Why is it that light touch seems to have a profound effect on the body? One reason is that it’s not threatening and can make some changes just by bringing attention to the area. The other is that it is overwhelming, not in its intensity but in its volume. The nervous system has to work to make sense of the touch and actually becomes overwhelmed trying to make sense of it—there is a CNS fatigue. Another analogy; it’s like having a dog that keeps gently asking for your attention while you’re trying to write…it’s not a threat but it becomes an irritant and requires energy to either avoid or engage. The effect is not so much tissue change or relaxation—I’ll define relaxation soon—but nervous system overwhelm.
In the case of too much pressure too soon, the effects are the same. The nervous system becomes overwhelmed in this case in trying to avoid the perceived threat. It creates havoc in on the inside—in our analogy of someone coming to your door in the middle of the night, you—the inside resident—are running around trying to decide if they should open the door or call the police, get dressed or hide under the bed…it doesn’t leave much energy for change. The creation of this confusion results again in a nervous system that is fatigued, not relaxed and vibrant.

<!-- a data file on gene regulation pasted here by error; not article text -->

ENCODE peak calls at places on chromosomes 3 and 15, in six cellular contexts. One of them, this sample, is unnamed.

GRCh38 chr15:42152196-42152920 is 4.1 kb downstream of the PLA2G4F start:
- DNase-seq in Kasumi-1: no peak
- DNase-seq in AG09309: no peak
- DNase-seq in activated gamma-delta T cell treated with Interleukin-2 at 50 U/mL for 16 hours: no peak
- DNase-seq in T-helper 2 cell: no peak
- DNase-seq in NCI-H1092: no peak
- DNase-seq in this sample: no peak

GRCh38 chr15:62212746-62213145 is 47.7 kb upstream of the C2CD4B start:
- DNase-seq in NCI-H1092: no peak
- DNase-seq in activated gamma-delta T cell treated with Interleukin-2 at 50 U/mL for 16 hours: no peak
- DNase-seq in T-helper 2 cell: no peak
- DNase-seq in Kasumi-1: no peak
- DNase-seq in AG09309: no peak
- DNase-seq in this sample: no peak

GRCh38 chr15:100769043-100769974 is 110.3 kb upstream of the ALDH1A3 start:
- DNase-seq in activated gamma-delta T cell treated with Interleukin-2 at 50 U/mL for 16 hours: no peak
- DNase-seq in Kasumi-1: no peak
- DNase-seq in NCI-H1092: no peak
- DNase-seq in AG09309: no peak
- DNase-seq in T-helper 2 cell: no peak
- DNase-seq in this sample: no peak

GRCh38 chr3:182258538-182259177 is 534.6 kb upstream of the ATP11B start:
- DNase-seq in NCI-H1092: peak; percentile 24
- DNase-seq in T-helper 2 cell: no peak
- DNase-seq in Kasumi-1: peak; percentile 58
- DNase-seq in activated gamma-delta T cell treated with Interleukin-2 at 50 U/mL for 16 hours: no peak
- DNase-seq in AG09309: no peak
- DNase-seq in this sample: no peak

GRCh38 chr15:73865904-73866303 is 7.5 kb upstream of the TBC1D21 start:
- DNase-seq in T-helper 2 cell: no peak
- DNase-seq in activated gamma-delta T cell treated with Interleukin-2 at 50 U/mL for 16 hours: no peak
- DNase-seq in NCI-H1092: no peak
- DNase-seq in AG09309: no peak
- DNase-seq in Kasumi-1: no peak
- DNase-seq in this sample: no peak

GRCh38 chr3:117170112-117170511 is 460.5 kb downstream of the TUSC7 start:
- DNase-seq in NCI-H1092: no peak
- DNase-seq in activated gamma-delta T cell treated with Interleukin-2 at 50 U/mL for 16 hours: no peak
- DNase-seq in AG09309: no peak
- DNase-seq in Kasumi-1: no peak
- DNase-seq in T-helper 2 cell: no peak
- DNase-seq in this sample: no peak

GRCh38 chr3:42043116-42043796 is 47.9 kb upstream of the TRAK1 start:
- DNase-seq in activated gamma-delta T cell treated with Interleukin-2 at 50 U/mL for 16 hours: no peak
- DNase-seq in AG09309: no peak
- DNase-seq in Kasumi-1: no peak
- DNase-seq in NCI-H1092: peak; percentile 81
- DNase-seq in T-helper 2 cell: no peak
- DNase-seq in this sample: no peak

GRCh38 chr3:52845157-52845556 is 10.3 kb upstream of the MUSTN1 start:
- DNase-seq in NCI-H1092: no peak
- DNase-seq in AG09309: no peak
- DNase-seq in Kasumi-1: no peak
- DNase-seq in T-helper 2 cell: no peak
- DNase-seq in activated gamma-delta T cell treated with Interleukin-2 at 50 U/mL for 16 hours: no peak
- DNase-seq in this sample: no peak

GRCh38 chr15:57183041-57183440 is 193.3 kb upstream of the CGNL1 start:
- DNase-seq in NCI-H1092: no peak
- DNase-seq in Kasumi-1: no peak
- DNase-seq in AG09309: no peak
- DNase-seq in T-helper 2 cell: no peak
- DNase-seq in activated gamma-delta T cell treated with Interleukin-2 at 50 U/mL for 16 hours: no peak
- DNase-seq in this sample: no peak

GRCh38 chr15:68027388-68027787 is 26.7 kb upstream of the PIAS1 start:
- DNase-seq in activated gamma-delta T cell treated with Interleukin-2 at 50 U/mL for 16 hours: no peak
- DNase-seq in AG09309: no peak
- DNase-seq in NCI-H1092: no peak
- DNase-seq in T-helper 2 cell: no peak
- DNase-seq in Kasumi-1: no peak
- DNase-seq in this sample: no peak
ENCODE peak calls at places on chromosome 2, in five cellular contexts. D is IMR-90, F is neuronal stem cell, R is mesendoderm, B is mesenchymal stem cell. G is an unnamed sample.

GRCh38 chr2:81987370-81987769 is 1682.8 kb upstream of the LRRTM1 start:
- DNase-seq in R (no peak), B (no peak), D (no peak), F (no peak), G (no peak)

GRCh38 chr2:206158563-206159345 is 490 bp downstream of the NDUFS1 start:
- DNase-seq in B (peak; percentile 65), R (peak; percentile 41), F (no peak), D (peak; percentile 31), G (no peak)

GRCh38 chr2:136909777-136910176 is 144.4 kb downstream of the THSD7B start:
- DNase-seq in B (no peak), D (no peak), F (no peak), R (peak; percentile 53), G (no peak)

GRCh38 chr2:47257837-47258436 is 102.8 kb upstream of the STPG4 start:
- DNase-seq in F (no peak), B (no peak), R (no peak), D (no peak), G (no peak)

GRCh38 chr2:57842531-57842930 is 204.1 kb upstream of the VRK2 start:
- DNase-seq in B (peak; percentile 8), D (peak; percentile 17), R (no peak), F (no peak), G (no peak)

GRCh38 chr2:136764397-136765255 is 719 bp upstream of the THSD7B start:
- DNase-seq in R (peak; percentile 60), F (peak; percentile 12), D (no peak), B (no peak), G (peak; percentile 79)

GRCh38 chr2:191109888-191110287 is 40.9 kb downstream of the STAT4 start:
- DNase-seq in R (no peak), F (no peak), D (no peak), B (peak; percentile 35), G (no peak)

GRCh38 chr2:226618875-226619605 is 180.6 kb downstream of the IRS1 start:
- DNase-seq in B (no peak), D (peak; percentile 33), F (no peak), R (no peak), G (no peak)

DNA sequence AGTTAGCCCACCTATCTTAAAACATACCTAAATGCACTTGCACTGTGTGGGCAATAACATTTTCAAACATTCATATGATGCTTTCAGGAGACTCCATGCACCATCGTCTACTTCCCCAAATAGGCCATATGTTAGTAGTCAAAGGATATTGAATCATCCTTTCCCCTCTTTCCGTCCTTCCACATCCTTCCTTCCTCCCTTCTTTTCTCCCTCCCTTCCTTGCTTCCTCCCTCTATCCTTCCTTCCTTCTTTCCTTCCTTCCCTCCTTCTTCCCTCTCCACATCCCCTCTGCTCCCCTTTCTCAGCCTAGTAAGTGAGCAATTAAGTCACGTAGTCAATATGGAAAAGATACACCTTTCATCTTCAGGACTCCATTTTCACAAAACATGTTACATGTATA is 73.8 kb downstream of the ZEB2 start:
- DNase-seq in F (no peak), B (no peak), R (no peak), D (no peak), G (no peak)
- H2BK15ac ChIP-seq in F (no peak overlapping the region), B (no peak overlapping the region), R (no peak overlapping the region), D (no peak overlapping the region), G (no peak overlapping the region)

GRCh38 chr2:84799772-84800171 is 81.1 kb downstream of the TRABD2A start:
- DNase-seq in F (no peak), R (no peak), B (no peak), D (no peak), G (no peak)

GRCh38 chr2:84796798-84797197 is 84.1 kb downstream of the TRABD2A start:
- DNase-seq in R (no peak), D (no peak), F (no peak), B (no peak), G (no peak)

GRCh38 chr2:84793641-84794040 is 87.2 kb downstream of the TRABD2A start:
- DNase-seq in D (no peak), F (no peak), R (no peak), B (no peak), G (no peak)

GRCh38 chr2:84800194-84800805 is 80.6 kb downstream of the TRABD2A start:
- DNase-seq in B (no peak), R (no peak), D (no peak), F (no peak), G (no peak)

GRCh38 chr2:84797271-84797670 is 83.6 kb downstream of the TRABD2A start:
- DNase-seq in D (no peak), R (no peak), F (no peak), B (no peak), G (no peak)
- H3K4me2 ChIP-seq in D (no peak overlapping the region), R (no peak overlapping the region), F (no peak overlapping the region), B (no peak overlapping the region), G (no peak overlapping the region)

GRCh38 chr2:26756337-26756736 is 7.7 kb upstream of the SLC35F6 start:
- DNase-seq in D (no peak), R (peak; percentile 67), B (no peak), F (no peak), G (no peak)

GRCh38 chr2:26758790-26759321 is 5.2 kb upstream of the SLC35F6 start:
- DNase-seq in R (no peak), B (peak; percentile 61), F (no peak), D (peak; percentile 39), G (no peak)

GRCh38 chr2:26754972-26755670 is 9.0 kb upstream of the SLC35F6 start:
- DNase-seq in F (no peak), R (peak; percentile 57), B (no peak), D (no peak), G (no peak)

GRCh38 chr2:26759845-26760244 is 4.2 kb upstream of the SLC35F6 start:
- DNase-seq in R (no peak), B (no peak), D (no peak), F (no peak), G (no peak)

So, what’s relaxation? The epitome of relaxation is the Lohan, a meditator. The meditator is relaxed and at the same time very aware of the environment. We westerners seem to confuse relaxation with medication. When we have a glass or two of wine we’re not relaxed we’re medicated. The fact that driving while “relaxed” on wine is illegal suggests that it’s not really just relaxation. True relaxation is what we also see in the horse. Horses as prey animals have to be aware of their environment, from a survival view. When we take a horse into this “medicated” mental state we actually reduce their awareness—similar to the person driving while drinking. In the dog—a predator—being zoned out, like on wine, is not that big a deal, unless a Polar Bear shows up.
Structural Integration is not about creating a zoned out client, it’s about engaging the client’s system to make a change.
Remember: Land like a butterfly. Engage like a Bee.